The eReader Price War Begins

Given Apple’s amazing iPad sales figures, it’s really no surprise that we’d see downward pricing pressure on the fewer trick ponies. And for some time, I’ve been saying eReaders need to drop under $150 for mass market adoption (and preferably even lower). Border’s Kobo was first to announce that more comfortable price point. However, they’ve yet to actually ship. Now, if the Best Buy web site is to be believed (yes), Barnes & Noble will also hit $150 with a 3G-less Nook. Which makes me wonder what Amazon’s next Kindle move will be?

UPDATE: Barnes & Noble has confirmed the new Nook model and pricing. Yep, I’m in for one. How about you?

13 thoughts on “The eReader Price War Begins”

  1. Sony’s actually been offering their lower end Reader (Pocket Edition) for $150 on sale for a few weeks now. No WiFi though, which makes the Nook more compelling in my book. (Kobo also ships without WiFi… but it does offer Bluetooth. Not quite sure how that comes into play.)

  2. i bought a nook as a gift for my fiance two weeks ago. this frustrates me, maybe some skilled complaining at best buy will get my $59 back.

    otherwise, the nook rocks. she loves it.

  3. let me follow up that upgrade path question–

    So for $50 bucks you give up free lifetime 3G connectivity?

    I think $150 is a good price point for enticing people to try a book reader (although $99 would be even more enticing). Are there any committments to buy books? If not, I’m surprised no one is trying the “Columbia House” model, with a reduced entry cost, but a requirement to purchase a certain number of titles over a certain period.

    Are there any 3G wireless cards of an SD size? (There’s a wifi card targeted for photographers; could a 3G card be produced in that scale?) Or perhaps a USB dongle situation?

    I’m not all that familiar with the Nook (or Kindle) specs and features regarding non-book content (web pages, email, RSS, twitter, PDFs, etc). But if such features are available or added later, I could see people wanting to add or upgrade to 3G if they discover they love their Nook.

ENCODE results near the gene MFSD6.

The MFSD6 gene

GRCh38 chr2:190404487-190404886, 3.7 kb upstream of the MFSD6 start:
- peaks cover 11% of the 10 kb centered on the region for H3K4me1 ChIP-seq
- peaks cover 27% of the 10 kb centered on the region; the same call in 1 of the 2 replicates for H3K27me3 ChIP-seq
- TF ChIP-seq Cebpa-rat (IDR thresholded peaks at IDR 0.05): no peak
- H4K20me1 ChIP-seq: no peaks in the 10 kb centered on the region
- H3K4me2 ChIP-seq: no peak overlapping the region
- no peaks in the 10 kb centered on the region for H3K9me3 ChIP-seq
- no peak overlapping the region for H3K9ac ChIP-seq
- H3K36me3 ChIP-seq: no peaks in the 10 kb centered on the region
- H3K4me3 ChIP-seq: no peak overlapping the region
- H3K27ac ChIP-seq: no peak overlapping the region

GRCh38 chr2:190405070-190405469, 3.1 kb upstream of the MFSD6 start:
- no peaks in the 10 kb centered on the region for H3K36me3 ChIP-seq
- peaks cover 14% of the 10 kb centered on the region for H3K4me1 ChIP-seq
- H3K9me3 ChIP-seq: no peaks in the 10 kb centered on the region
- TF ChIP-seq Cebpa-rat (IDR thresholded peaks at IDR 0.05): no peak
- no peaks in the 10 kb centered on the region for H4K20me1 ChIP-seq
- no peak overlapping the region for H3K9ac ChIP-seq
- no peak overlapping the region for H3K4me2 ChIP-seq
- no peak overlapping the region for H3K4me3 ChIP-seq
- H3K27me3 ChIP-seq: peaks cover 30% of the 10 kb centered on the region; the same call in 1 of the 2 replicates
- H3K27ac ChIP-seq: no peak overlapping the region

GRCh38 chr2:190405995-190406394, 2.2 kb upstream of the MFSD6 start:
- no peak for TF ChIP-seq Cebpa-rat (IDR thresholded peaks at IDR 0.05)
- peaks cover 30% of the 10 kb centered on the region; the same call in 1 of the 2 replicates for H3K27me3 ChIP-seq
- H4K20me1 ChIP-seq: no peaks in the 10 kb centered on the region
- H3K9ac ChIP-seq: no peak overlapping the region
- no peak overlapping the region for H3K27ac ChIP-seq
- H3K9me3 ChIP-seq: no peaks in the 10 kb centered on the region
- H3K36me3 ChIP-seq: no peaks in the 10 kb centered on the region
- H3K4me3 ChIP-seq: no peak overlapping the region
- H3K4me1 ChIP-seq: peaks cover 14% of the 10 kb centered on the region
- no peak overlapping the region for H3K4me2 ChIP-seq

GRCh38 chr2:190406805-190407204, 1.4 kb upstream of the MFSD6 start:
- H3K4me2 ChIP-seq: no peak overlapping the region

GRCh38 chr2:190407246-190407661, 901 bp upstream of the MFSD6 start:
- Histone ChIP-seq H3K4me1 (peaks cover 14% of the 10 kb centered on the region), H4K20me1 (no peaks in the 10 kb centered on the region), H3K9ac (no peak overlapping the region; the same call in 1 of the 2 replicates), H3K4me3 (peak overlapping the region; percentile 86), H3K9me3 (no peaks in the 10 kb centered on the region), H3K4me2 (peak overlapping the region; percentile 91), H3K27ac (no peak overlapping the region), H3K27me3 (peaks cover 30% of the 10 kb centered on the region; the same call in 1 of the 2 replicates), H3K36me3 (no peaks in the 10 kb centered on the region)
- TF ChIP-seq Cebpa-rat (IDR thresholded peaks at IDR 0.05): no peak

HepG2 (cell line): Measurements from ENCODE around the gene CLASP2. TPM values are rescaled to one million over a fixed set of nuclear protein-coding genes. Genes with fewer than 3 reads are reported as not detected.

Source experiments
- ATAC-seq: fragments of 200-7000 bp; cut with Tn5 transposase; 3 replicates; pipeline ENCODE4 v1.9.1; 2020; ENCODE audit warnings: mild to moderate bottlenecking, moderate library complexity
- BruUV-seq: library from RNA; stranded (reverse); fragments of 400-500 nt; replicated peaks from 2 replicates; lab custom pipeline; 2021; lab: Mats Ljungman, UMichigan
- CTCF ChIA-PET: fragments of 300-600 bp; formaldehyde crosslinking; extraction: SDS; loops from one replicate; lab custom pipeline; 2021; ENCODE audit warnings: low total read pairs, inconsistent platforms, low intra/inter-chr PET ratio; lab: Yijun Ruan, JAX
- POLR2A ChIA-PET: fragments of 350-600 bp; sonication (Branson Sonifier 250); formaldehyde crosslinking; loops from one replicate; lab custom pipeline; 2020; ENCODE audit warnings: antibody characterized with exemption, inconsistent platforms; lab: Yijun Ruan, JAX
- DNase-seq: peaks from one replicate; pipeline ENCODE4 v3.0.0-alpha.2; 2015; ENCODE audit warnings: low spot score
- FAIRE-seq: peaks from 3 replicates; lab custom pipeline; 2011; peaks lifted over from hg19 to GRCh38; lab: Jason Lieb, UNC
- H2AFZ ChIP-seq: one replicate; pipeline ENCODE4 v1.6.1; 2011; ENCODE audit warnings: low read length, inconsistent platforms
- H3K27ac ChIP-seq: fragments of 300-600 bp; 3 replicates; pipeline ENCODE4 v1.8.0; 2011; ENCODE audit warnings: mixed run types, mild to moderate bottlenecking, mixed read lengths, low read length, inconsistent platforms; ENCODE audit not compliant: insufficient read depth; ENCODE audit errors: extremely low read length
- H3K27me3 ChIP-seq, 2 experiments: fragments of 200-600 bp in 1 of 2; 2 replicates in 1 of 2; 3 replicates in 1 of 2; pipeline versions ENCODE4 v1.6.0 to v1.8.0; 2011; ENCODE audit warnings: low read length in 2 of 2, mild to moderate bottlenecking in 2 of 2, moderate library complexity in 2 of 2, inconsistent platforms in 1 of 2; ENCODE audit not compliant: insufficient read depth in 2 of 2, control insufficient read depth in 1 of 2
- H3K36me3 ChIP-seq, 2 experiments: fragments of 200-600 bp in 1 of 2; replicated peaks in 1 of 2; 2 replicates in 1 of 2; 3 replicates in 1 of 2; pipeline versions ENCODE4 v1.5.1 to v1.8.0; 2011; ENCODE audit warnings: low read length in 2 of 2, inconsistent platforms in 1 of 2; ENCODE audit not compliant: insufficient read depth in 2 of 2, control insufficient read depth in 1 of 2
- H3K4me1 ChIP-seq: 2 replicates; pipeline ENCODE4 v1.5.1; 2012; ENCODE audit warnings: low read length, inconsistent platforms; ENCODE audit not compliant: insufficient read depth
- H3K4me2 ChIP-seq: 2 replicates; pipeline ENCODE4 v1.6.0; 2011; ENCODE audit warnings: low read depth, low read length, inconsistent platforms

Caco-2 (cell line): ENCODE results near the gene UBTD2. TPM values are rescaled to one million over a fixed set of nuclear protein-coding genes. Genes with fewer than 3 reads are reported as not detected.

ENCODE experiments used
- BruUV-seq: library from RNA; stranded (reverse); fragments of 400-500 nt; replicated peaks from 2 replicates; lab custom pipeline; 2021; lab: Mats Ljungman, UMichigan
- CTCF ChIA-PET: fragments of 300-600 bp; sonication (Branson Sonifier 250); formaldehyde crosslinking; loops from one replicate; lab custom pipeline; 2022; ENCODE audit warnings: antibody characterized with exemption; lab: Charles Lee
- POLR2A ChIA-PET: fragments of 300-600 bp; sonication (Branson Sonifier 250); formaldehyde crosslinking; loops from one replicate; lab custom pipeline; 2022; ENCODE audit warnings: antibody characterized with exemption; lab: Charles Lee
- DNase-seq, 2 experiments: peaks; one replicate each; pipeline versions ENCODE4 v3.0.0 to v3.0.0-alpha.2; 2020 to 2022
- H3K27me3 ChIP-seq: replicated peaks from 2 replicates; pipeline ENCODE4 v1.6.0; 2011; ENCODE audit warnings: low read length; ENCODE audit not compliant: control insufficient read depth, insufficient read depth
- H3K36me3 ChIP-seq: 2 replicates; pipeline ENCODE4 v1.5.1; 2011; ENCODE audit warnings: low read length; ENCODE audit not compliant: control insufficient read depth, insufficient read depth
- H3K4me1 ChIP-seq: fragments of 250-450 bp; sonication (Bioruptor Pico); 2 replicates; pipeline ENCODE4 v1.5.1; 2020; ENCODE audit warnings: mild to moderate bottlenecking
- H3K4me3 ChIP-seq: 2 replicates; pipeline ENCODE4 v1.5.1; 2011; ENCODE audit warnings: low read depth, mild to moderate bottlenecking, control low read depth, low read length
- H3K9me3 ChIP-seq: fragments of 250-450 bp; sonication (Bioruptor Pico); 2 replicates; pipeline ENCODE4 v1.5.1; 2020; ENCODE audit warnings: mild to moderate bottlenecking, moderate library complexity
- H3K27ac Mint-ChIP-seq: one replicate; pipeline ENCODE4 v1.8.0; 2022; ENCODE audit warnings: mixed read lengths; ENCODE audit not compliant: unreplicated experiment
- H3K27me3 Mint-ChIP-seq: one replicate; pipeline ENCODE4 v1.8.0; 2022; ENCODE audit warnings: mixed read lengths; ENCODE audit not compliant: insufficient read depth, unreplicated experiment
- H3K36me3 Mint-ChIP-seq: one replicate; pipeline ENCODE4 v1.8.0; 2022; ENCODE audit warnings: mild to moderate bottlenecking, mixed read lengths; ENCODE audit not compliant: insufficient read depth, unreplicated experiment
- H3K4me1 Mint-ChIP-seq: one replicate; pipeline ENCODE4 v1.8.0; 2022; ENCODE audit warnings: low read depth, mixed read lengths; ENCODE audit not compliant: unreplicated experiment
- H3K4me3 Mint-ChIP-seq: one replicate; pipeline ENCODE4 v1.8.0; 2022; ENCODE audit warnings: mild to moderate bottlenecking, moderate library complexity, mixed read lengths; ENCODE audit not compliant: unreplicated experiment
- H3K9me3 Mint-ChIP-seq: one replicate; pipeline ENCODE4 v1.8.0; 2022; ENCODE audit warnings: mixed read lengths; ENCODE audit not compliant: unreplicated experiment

4. Ryan, Amazon could go down that path with a bare bones model. There’s been reports that they’ve already provided Kindles to customers who buy a lot of books. I agree $79 – $129 is probably the sweet spot for a basic eReader.

    The Nook already offers beta web browsing… but only over WiFi. Because I’m sure the 3G service could get costly quick. And it also supports sideloading of content, but that’s currently handled via USB I believe.

  5. Everything coming out of Amazon and Bezos says that the next Kindle is going to emphasize a better price point rather than higher tech. I just hope for their sake its sooner rather than later. I’m perfectly happy with my Kindle 2, which I bought for 359 IIRC, but I won’t buy a second one unless it’s in the 99-149 price range.

  6. Well, Amazon has just responded. No new WiFi-only hardware (yet), but they just dropped the price of the 3G Kindle from $259 to $189 – which is $10 cheaper than the 3G nook.

    There’s also been rumors of an August Kindle refresh. The plot thickens…!

  7. If you ride the Washington Ferries, there’s lots of rumors about the longevity of the Kindle. Yep, as evidenced by the UW bookstore, Best Buy (Silverdale), AND on the ferries, the Nook is more popular than the Kindle. There’s a lot of iPads too.

    There’s an equal number of Amazon, and Microsofties riding these ferries……hmmmm.

  8. Interesting that Amazon didn’t just match but beat the Nook. The refurbs still have been updated to a lower price point… I wonder how much lower they will be priced at… surely $150 or less… With Kobo’s $150 e-reader and Libre Pro (not e-ink) $120 (both available from Borders), the eReader war is heating up. Makes the $399 I dropped on the original Kindle seem crazy (ah, the price to be an early adopter)

  9. Funny you mention that… after I hit publish and went to purchase the nook, I said to myself I’d give Amazon a week to respond. (But it only took them 6-7 hours.) I also played with a co-workers nook a bit today.

    The nook is somewhat geeky which kind of appeals to me as does the color book covers, so I’m still thinking I pick up the WiFi model. But the interface is probably too complex for my mom, who’d be better off with the Kindle.

    Basically, I’m going to sleep on it. I suspect what I’ll do is swing by B&N later this week whenever the $150 unit shows up and grab it. Will wait for the rumored Kindle refresh for my mom. Lowered refurb Kindle prices could also sway me. As just an occasional book reader and someone buying a gift, I’m more price sensitive than I normally am.

  10. i’d go with the nook. having it in the house over the past few days makes me want to pick up a wifi version for myself.

    You can have up to 5 nooks per B&N account, so each nook on the account gets whatever books you buy. (Maybe more cost effective for Mrs. Zatz?)

    Also, the nook just mounts as a drive on any OS, dropping PDF’s and images for screensavers and wallpapers is super easy. And i found a pretty cool site for RSS feeds that is nook-aware and imports google reader feeds:

  11. What’s shocking to me is Amazon is still keeping the larger screen size Kindle at $489! Are there really people buying this at that price, especially since the entry level iPad is basically the same price? Why would Amazon not lower the price for the DX as well?

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